Posted on: www.dailyguideghana.com
By William Yaw Owusu
Monday June 11, 2018
An attempt by the government to implement the controversial Common Platform (CP) that will ensure proper monitoring of revenue flow from the telecoms sector is facing stiff challenge.
This follows a fresh suit filed against the government by two people who are holding that if the CP policy comes into effect it could be an avenue to spy on telephone conversations which is a breach of the fundamental human right to privacy.
The common platform is expected to be monitored by a private firm KelniGVG whose contract with the government has sparked heated debate in the past weeks.
The whole monitoring policy is supposed to take effect from today, but last Friday, the plaintiffs Sara Asafu-Adjaye and Maximus Amertogoh, filed the writ seeking, among others, an interlocutory injunction to restrain the government and its assigns from “implementing and operationalizing the Common Platform until the final determination of the suit.”
The motion, which is expected to be moved on June 22, 2018, attaches the sector Minister of Communications, Ursula Owusu-Ekuful; regulator National Communications Authority (NCA); revenue collector Ghana Revenue Authority (GRA); umbrella body for the telecoms companies Ghana Chamber of Telecommunications, as well as mobile network operators: Airtel Ghana, MTN Ghana, Tigo Ghana and Vodafon Ghana as defendants.
Ursula has been the lead advocate for the KelniGVG deal that gives the company $89 million.
According to the plaintiffs, on March 28, 2008 the government passed the Communications Service Tax 2008 (Act 754) for the imposition of a communications service tax and other related matters, averring “Act 754 imposed the communications service tax which is to be levied on charges payable to consumers for the use of communication service.”
The plaintiffs said Section 14 of Act 754 gave power to the Minister of Finance, in collaboration with Minister of Communications, to establish monitoring mechanism to verify the actual revenue that accrue to the communication service providers in respect of the tax.
Sometime in July 2013, the plaintiffs said, Act 754 was amended to Act 864 which this time round sought to clarify the scope and coverage of the tax and provide related matters and in the process Act 864 even prescribed sanctions against players in the telecoms sector who did not want to comply with the common platform agenda.
The plaintiffs averred that in May 2018, the NCA wrote to all telecoms companies that the government was establishing the common platform for revenue monitoring, as well as notifying them of the schedule for installation of systems for the common platform at the various data centers.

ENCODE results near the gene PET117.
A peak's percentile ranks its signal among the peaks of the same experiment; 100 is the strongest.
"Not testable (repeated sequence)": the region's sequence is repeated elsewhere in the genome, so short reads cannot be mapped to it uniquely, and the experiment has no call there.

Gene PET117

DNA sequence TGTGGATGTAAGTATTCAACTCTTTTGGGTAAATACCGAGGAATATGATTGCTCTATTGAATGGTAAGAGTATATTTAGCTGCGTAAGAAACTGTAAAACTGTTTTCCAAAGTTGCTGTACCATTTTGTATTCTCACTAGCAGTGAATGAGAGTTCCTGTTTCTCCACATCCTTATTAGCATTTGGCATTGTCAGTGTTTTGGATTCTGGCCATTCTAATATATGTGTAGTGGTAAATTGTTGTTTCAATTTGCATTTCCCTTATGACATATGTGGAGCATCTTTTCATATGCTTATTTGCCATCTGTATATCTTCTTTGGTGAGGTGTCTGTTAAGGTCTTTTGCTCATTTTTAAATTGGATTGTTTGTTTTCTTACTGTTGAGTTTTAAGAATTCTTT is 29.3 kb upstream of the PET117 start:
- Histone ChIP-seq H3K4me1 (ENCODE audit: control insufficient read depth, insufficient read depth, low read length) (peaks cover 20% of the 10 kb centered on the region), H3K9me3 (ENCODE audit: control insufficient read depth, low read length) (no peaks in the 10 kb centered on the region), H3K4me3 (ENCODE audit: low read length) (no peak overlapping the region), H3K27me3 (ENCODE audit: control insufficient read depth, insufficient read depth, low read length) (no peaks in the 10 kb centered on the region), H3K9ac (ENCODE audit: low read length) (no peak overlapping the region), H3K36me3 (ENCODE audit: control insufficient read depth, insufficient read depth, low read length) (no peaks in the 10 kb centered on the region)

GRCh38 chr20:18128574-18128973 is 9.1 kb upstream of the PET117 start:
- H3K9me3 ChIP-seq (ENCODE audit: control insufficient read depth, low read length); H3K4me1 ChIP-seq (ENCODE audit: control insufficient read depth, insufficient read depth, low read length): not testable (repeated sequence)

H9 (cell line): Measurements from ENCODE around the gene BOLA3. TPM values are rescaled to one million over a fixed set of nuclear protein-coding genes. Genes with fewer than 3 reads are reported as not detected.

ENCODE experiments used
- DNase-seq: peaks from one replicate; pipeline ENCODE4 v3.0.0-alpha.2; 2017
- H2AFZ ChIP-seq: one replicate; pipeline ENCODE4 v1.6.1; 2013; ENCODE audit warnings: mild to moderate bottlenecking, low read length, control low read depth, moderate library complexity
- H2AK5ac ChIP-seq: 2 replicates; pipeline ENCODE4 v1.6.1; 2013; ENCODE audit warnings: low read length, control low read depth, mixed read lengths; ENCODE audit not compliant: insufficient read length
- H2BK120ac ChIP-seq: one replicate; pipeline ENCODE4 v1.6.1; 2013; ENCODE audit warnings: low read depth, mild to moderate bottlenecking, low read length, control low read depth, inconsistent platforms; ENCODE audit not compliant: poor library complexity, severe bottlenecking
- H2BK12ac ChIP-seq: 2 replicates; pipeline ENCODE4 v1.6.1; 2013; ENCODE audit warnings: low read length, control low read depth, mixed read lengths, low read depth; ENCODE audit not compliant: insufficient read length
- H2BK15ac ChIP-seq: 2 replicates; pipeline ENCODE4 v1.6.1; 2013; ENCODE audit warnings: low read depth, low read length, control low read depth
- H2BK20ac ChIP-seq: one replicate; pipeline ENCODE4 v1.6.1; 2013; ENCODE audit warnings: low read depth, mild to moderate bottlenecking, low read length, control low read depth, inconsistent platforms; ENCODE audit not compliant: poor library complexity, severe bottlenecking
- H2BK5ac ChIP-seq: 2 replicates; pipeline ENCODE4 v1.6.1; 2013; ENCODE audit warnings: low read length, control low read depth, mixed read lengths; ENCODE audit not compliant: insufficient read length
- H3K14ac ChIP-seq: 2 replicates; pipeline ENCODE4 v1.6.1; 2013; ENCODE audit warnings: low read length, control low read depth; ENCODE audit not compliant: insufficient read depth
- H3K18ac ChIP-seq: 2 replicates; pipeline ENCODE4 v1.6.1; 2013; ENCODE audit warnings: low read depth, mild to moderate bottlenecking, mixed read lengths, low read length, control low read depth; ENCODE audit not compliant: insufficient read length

According to the plaintiff, a private third party company called KelniGVG has been contracted by the ministry to install and operate the common platform on behalf of the government.
“Having followed the public debate and upon further enquiry, they gathered that the 1st, 2nd and 3rd respondents, who are primarily responsible for the implementation of the common platform intend to carry out this exercise in a manner which will be in breach of the applicants fundamental human right to privacy.”
The plaintiffs said that the architecture of the common platform to be implemented is such that instead of connecting to only the billing node provided by the telecom companies as stipulated under Act 864, the connection will be made to all the physical nodes, and it will be a breach of Article 18 (2) of the 1992 Constitution.
According to the applicants, the mobile networks have a statutory duty to protect their customers, including the plaintiffs under Section 73 of the Electronic Communications Act 2008 (Act 775) by ensuring that correspondence and communications of customers are not intercepted or interfered with.
They insisted that in the current form, a third party acting on behalf of the government even without a court order can intercept communications and correspondences, including text messages and voice calls of customers of mobile network operators.
“Applicants believe that the intended implementation of the common platform constitutes a real threat to the enjoyment of their fundamental human right to privacy,” adding that the implementation of the common platform and its attendant breach of the applicant’s right to privacy will be irreparable.”
The defendants are yet to respond to the plaintiff’s claims.